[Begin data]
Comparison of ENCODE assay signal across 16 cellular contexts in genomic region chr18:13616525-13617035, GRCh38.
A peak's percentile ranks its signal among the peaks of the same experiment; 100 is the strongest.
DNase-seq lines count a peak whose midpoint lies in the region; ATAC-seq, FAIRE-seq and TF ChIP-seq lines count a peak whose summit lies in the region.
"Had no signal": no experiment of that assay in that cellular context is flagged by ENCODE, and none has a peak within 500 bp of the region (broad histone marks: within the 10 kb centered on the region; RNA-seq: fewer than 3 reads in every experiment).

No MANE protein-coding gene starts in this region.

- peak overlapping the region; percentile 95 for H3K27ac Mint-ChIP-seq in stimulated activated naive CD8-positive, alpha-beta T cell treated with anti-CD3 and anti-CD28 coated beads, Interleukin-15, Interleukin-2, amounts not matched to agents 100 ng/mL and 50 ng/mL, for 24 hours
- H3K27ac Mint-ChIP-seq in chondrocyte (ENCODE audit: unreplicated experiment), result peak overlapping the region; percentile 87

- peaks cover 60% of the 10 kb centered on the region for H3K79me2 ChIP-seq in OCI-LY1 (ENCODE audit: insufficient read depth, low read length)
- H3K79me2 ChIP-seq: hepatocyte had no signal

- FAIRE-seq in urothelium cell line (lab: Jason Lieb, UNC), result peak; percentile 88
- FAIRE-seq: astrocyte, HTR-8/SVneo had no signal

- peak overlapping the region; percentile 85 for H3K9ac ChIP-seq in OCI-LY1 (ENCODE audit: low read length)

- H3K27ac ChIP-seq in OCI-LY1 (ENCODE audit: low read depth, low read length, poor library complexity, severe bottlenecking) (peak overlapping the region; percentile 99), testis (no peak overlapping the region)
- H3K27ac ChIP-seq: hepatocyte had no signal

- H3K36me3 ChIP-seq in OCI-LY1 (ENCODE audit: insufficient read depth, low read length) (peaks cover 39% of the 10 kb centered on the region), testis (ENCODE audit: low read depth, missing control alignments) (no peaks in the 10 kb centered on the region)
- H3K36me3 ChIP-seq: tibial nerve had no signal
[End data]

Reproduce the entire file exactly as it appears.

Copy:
Comparison of ENCODE assay signal across 16 cellular contexts in genomic region chr18:13616525-13617035, GRCh38.
A peak's percentile ranks its signal among the peaks of the same experiment; 100 is the strongest.
DNase-seq lines count a peak whose midpoint lies in the region; ATAC-seq, FAIRE-seq and TF ChIP-seq lines count a peak whose summit lies in the region.
"Had no signal": no experiment of that assay in that cellular context is flagged by ENCODE, and none has a peak within 500 bp of the region (broad histone marks: within the 10 kb centered on the region; RNA-seq: fewer than 3 reads in every experiment).

No MANE protein-coding gene starts in this region.

- peak overlapping the region; percentile 95 for H3K27ac Mint-ChIP-seq in stimulated activated naive CD8-positive, alpha-beta T cell treated with anti-CD3 and anti-CD28 coated beads, Interleukin-15, Interleukin-2, amounts not matched to agents 100 ng/mL and 50 ng/mL, for 24 hours
- H3K27ac Mint-ChIP-seq in chondrocyte (ENCODE audit: unreplicated experiment), result peak overlapping the region; percentile 87

- peaks cover 60% of the 10 kb centered on the region for H3K79me2 ChIP-seq in OCI-LY1 (ENCODE audit: insufficient read depth, low read length)
- H3K79me2 ChIP-seq: hepatocyte had no signal

- FAIRE-seq in urothelium cell line (lab: Jason Lieb, UNC), result peak; percentile 88
- FAIRE-seq: astrocyte, HTR-8/SVneo had no signal

- peak overlapping the region; percentile 85 for H3K9ac ChIP-seq in OCI-LY1 (ENCODE audit: low read length)

- H3K27ac ChIP-seq in OCI-LY1 (ENCODE audit: low read depth, low read length, poor library complexity, severe bottlenecking) (peak overlapping the region; percentile 99), testis (no peak overlapping the region)
- H3K27ac ChIP-seq: hepatocyte had no signal

- H3K36me3 ChIP-seq in OCI-LY1 (ENCODE audit: insufficient read depth, low read length) (peaks cover 39% of the 10 kb centered on the region), testis (ENCODE audit: low read depth, missing control alignments) (no peaks in the 10 kb centered on the region)
- H3K36me3 ChIP-seq: tibial nerve had no signal